Dr. Stock said later that he asked Ms. Dixon about the investigation because he felt that as a member of the legislative committee he could take action if the “vet board was doing something that [he] felt was contrary to [his] profession.” Id. at 276. According to his understanding of the OBVME, “they regulate veterinarians, good or bad, and if no veterinarians are involved, then no matter what's going on, they really shouldn't necessarily be involved” in an investigation of dogfighting. Id. at 273. There was “no problem whatsoever” with such an investigation if a veterinarian was involved, even if ultimately no veterinarian were found to be guilty. Id.
Ms. Dixon and Dr. Stock met again in June, this time at Ms. Dixon's instigation. She told Dr. Stock that she believed that the dogfighting investigation was “outside the scope of the Veterinary Practice Act and Mission Statement,” and that funds were being wasted on the investigation. Dr. Stock testified that in this conversation, as in the first, Ms. Dixon led him to believe that there was no veterinarian involved in the dogfighting scheme. Id. at 201. Ms. Dixon also made numerous complaints about the investigator, Mr. Fullerton, including that he exceeded the speed limit in state-owned vehicles, carried a sidearm when he went in to talk to veterinarians, and that he had made racist and sexist remarks. She described Mr. Fullerton as “like a little Rambo,” and said that he “needed to stick to the business of the veterinary board and not [be] out there trying to be the great cop of Oklahoma and [a]ffect all things.” Id. at 350. She also complained about the way Ms. Kirkpatrick was administering the office.2 Id. at 201. At this time, Ms. Dixon apparently believed that the dogfighting investigation was over, but in fact the investigation led to a second bust the following month. R. 354 (Dixon dep.).
Ms. Dixon later said that she told these things to Dr. Stock because she “hoped that he would go to the legislative committee and explain to them that the investigator was out of control.” Id. at 359 (Dixon dep.). She believed that problems of the sort she had discussed would continue as long as the investigator continued to have police powers. Id. at 203–04.
Dr. Stock did get the attention of the Board, or at least of Ms. Kirkpatrick. Ms. Kirkpatrick attended a meeting of the legislative committee of the Oklahoma Veterinary Medical Association. Dr. Stock asked her: “Can you tell me why the Veterinary Board is involved in the dog fighting investigation?” Id. at 293, 163. (Kirkpatrick dep.). (According to Dr. Stock, his question was “Are there any—any vets?” Id. at 204 (Stock dep.)). Ms. Kirkpatrick described his question as “pointed.” Id. at 163, 293 (Kirkpatrick dep.). Ms. Kirkpatrick answered that “there was a veterinarian and there's others—other veterinarians implicated.” Id. at 163. Dr. Stock appeared satisfied with her answer.
Dr. Stock's question gave Ms. Kirkpatrick the “big suspicion” that Ms. Dixon had “spoken to an individual outside of the office regarding investigations.” R. 293, 163. Ms. Kirkpatrick asked Dr. Lee Denny, a veterinarian who is a member of the OBVME board, to contact Dr. Stock and ask about his conversations with Ms. Dixon. Dr. Stock confirmed that Ms. Dixon (whom Dr. Stock referred to as “our secretary at the board office”) had discussed the investigation with him. Id. at 376 (Denny dep.). Dr. Denny relayed this answer to Ms. Kirkpatrick. Id. at 335 (Kirkpatrick dep.). With her suspicions confirmed that Ms. Dixon was the source of Dr. Stock's misinformation about the investigation, and after giving Ms. Dixon time off to consider whether to reconsider her attitude toward her work, id. at 339, Ms. Kirkpatrick terminated Ms. Dixon on July 14.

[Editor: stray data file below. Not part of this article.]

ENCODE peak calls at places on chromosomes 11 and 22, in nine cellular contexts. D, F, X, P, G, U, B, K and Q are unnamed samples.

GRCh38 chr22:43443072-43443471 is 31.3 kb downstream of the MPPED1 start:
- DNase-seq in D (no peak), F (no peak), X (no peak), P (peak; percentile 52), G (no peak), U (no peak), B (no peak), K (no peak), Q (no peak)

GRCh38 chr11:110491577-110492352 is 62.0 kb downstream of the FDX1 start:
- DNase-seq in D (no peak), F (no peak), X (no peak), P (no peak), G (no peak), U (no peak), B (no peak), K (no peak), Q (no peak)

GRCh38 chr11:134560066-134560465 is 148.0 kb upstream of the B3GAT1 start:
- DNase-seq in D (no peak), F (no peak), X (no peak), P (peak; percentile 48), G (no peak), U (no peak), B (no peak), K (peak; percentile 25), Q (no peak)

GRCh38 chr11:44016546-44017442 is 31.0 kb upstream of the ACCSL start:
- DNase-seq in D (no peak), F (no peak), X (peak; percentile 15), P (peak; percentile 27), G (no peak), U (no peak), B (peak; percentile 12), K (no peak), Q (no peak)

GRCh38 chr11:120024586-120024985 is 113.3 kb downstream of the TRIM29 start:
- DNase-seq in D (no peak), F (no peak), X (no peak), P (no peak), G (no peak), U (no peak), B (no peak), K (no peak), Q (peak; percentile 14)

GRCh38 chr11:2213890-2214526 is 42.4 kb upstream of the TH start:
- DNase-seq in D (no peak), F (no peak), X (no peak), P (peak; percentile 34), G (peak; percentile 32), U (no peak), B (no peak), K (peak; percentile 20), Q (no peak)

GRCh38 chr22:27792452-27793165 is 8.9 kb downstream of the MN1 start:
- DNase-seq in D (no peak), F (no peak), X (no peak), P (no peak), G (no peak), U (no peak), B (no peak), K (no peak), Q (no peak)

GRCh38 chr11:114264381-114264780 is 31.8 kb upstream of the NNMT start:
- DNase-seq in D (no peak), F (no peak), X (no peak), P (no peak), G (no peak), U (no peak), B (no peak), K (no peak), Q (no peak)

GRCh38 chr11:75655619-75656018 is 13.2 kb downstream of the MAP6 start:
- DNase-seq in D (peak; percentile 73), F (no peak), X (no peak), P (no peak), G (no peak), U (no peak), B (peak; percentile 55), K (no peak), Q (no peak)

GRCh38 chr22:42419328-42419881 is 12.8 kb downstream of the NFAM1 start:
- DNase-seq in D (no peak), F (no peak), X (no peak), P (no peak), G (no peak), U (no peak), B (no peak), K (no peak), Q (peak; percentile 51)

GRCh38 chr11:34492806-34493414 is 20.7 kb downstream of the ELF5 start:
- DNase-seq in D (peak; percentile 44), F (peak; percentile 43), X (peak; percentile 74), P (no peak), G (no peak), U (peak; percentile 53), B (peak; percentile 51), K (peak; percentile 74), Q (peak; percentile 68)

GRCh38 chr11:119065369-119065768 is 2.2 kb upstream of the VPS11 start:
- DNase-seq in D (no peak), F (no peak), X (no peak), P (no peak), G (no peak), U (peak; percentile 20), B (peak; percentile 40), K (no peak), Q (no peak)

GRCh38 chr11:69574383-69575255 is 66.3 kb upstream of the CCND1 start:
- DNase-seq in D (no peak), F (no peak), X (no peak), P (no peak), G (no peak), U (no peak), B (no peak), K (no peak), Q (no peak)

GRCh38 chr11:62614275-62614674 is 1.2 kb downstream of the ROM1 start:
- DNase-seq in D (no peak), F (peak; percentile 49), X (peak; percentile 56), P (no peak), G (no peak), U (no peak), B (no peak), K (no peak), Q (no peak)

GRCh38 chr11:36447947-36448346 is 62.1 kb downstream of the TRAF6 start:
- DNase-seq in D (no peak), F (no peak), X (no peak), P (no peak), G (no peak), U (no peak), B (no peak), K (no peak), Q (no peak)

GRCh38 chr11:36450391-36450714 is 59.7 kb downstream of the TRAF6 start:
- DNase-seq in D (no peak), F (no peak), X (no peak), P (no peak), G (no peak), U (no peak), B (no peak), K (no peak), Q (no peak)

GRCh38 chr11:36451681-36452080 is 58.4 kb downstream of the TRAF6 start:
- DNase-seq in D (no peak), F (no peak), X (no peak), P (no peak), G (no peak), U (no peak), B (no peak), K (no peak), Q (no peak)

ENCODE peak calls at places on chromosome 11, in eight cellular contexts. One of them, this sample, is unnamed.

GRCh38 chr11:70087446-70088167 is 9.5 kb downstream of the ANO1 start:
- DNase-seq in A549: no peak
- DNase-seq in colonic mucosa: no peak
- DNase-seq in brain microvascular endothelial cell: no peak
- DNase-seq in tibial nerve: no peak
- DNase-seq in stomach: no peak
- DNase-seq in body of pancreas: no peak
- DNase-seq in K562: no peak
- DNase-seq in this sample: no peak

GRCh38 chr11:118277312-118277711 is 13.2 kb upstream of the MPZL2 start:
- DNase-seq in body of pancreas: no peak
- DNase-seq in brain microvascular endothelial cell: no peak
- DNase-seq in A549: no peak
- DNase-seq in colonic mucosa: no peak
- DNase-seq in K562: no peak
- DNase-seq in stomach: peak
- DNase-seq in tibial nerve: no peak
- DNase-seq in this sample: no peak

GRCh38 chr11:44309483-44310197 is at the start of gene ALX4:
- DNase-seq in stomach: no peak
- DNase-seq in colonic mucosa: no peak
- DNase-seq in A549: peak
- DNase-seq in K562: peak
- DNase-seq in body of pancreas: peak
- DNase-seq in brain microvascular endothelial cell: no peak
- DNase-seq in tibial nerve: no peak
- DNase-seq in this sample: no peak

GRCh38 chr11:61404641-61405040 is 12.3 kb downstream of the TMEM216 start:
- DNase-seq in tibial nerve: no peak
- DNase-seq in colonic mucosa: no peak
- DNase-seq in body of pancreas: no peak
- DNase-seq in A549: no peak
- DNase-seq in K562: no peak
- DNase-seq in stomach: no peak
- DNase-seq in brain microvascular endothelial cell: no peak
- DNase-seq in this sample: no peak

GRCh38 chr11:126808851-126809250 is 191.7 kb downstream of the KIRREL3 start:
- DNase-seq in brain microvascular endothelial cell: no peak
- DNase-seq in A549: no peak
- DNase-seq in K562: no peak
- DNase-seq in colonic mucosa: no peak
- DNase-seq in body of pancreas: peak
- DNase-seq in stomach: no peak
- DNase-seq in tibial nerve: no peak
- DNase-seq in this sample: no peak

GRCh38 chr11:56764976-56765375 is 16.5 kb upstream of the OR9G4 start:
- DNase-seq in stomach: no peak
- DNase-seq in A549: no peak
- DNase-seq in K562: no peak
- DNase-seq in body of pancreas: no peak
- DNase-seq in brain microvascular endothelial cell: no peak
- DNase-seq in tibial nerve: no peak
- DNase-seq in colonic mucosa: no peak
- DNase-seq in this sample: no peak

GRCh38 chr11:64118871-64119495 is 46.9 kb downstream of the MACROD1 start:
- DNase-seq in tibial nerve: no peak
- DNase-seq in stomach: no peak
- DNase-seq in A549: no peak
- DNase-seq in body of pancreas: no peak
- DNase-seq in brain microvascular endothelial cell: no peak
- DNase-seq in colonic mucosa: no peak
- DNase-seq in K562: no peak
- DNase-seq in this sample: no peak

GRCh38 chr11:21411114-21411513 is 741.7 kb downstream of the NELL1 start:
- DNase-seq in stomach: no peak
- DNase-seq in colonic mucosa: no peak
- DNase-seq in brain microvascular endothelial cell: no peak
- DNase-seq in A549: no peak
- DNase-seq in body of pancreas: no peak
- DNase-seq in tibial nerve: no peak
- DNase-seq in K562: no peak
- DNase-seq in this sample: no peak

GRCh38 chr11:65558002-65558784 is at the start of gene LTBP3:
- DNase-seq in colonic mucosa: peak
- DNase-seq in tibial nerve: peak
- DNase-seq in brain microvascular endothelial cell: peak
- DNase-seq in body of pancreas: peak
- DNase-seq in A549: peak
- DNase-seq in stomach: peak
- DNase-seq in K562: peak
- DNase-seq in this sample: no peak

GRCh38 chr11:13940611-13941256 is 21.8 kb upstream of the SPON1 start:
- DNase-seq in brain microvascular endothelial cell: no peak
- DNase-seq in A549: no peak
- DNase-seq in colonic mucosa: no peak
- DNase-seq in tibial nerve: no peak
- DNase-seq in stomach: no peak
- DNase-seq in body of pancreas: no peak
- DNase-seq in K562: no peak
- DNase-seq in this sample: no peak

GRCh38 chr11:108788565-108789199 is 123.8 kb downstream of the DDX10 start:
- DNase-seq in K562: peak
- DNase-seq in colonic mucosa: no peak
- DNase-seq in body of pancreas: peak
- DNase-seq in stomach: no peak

Ms. Dixon's termination letter apparently did not contain a statement of reasons for her dismissal. In her appellate brief, Ms. Kirkpatrick says Ms. Dixon was fired “for a plethora of reasons related to her work performance and disruption to the office and its mission.” Appellant's Br. 6. Ms. Kirkpatrick does not deny that one of those reasons was Ms. Dixon's conversations with Dr. Stock. In her deposition, Ms. Kirkpatrick affirmed that one reason Ms. Dixon was discharged was “her speaking to Dr. Stock about the dog-fighting investigation.” R. 331. Later, in the context of opposing Ms. Dixon's claim for unemployment compensation, OBVME stated that the reasons for the discharge were “insubordination and divulging information about an investigation.” Id. There is evidence that Ms. Kirkpatrick was not aware that Ms. Dixon had divulged any “specifics ․ regarding the dog-fighting investigation that wasn't already in the newspaper,” though she suspected that Ms. Dixon had conveyed additional information about the conduct of the investigation that “undermin[ed] the investigator.” R. 335–36, 340 (Kirkpatrick dep.) Indeed, because Ms. Kirkpatrick was apparently unaware of the details of Ms. Dixon's conversation with Dr. Stock at the time of the termination, the termination decision could not have been based on the disclosure of specific confidential information.
Ms. Dixon filed suit in state court, alleging that she had been fired “in retaliation and in response to [her] speaking as a citizen on matters of public concern by reporting wrongdoing at OBVME.” After extensive discovery, the state case was dismissed by stipulation of the parties, and Ms. Dixon refiled in federal district court. The parties stipulated that they would be bound by the discovery responses provided in the state court action. Ms. Kirkpatrick and OBVME moved for summary judgment, arguing that Ms. Dixon was not speaking on a matter of “public concern,” but that if she was, OBVME was justified in regulating her speech. Ms. Kirkpatrick also contended that she was entitled to qualified immunity because the law was not clearly established at the time of Ms. Dixon's termination. The district court denied the motion for summary judgment on all three issues.
II. STANDARD OF REVIEW OF INTERLOCUTORY APPEAL OF DENIAL OF SUMMARY JUDGMENT IN A QUALIFIED IMMUNITY CASE